A good example is the $6 pork coupon. This coupon states that you can save $6 off of any "the other white meat" when you buy Kingsford Charcoal and another {participating item}. There is no minimum requirement. If this coupon stated "Save up to $6 on the other white meat, value of coupon not to exceed item value" then I would say absolutely not. No overage should be given. But it doesn't. So I am happy to use this coupon at a store which allows overage.

The thing we have to remember is that the average shopper does not use coupons. The occasional shopper uses a few coupons (probably saving up to ten dollars per transaction). It is a very rare shopper that does what we do. So at the end of the month, when the retailer turns in their coupons to the clearinghouse for reimbursement, there is plenty of pork sold to cover everyone. The $20+ of overage I am getting is way outweighed by the hundreds or thousands of dollars in pork sold by the retailer in the month.


  1. Funny I was just thinking about overage yesterday.

    I was wondering how it was we - they - whoever - got Publix to allow overage....and how we could lobby to get other stores (Walmart, Target, Kroger, etc) to allow it too, without making us feel like theives.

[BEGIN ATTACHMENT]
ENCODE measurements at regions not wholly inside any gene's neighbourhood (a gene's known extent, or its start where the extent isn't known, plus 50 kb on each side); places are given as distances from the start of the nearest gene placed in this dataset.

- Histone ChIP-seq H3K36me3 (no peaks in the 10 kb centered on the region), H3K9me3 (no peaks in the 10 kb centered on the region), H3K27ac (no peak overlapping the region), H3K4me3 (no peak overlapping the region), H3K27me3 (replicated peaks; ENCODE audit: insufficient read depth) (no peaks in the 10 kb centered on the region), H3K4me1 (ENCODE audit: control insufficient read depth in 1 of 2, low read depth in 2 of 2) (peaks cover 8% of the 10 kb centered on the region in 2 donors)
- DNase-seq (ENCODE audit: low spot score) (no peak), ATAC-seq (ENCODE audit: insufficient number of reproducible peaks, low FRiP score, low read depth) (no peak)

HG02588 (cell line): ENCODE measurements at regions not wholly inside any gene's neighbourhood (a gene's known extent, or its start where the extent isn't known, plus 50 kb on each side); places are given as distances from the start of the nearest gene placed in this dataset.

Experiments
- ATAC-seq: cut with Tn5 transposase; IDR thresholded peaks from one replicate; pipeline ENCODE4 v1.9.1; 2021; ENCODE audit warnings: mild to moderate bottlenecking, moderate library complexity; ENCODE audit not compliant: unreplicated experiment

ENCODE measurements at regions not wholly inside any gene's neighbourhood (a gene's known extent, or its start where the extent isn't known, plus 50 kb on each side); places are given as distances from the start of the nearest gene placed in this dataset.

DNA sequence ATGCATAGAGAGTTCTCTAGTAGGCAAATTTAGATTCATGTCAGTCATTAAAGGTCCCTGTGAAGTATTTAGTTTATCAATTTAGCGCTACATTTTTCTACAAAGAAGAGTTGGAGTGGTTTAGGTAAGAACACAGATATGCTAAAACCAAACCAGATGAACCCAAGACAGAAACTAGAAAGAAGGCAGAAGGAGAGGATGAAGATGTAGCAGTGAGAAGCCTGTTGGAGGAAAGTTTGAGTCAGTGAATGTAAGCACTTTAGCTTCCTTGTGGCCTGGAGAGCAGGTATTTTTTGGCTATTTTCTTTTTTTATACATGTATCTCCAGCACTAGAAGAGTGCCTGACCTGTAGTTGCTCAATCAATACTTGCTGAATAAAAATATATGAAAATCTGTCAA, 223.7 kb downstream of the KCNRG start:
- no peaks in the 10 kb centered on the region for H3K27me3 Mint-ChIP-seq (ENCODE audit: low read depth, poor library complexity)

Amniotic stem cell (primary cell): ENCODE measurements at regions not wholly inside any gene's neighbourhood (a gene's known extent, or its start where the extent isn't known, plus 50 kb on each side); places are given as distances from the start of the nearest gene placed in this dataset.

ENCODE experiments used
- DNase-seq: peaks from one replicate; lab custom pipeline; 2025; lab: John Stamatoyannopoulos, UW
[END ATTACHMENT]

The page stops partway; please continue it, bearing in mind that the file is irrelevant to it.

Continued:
I remember back when I first started coupon-shopping, back in January/February, my Publix cashiers were still most of the time adjusting coupons down - or refusing them altogether.
    So it seems like it might be a new(er) thing, and that maybe we - the coupon shoppers - got this going? Or maybe it was always policy, but we just brought it to the forefront. Either way it seems like we brought about a change.

    I'm with you, the stores get reimbursed full value of the coupon, we ought to be getting full value of the coupon. We wouldn't spend .75 cents, hand them a dollar, and be okay with them just keeping the change would we?

    Jenny taught us from the first to think of our coupons as money.
    I guess that's why I get so bent out of shape when cashiers act like they/the store are giving me items for cheap or free...when I am giving them MONEY. Lots and lots of MONEY.